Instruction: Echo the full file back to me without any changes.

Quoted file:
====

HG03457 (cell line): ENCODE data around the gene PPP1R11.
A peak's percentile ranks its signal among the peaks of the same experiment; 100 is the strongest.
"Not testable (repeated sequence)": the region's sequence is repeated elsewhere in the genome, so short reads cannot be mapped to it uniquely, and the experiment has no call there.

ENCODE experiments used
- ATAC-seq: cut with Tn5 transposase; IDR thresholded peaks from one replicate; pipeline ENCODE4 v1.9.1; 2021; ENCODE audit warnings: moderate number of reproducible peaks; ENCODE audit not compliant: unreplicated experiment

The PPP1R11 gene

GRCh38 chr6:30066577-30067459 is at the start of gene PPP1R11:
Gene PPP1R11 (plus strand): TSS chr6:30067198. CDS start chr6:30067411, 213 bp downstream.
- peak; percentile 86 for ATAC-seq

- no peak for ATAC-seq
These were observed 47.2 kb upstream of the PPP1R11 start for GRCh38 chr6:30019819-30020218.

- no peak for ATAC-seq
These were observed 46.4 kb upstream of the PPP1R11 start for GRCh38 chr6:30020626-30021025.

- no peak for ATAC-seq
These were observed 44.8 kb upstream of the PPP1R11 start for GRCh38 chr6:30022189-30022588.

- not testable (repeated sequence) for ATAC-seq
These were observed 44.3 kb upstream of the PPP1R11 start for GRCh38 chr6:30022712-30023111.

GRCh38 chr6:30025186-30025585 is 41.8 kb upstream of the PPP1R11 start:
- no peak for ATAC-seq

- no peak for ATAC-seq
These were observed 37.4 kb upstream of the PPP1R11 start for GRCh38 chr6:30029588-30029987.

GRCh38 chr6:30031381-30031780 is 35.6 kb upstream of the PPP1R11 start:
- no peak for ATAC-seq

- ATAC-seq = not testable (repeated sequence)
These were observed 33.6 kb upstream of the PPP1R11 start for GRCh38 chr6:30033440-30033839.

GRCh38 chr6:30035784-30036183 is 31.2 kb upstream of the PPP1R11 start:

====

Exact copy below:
HG03457 (cell line): ENCODE data around the gene PPP1R11.
A peak's percentile ranks its signal among the peaks of the same experiment; 100 is the strongest.
"Not testable (repeated sequence)": the region's sequence is repeated elsewhere in the genome, so short reads cannot be mapped to it uniquely, and the experiment has no call there.

ENCODE experiments used
- ATAC-seq: cut with Tn5 transposase; IDR thresholded peaks from one replicate; pipeline ENCODE4 v1.9.1; 2021; ENCODE audit warnings: moderate number of reproducible peaks; ENCODE audit not compliant: unreplicated experiment

The PPP1R11 gene

GRCh38 chr6:30066577-30067459 is at the start of gene PPP1R11:
Gene PPP1R11 (plus strand): TSS chr6:30067198. CDS start chr6:30067411, 213 bp downstream.
- peak; percentile 86 for ATAC-seq

- no peak for ATAC-seq
These were observed 47.2 kb upstream of the PPP1R11 start for GRCh38 chr6:30019819-30020218.

- no peak for ATAC-seq
These were observed 46.4 kb upstream of the PPP1R11 start for GRCh38 chr6:30020626-30021025.

- no peak for ATAC-seq
These were observed 44.8 kb upstream of the PPP1R11 start for GRCh38 chr6:30022189-30022588.

- not testable (repeated sequence) for ATAC-seq
These were observed 44.3 kb upstream of the PPP1R11 start for GRCh38 chr6:30022712-30023111.

GRCh38 chr6:30025186-30025585 is 41.8 kb upstream of the PPP1R11 start:
- no peak for ATAC-seq

- no peak for ATAC-seq
These were observed 37.4 kb upstream of the PPP1R11 start for GRCh38 chr6:30029588-30029987.

GRCh38 chr6:30031381-30031780 is 35.6 kb upstream of the PPP1R11 start:
- no peak for ATAC-seq

- ATAC-seq = not testable (repeated sequence)
These were observed 33.6 kb upstream of the PPP1R11 start for GRCh38 chr6:30033440-30033839.

GRCh38 chr6:30035784-30036183 is 31.2 kb upstream of the PPP1R11 start: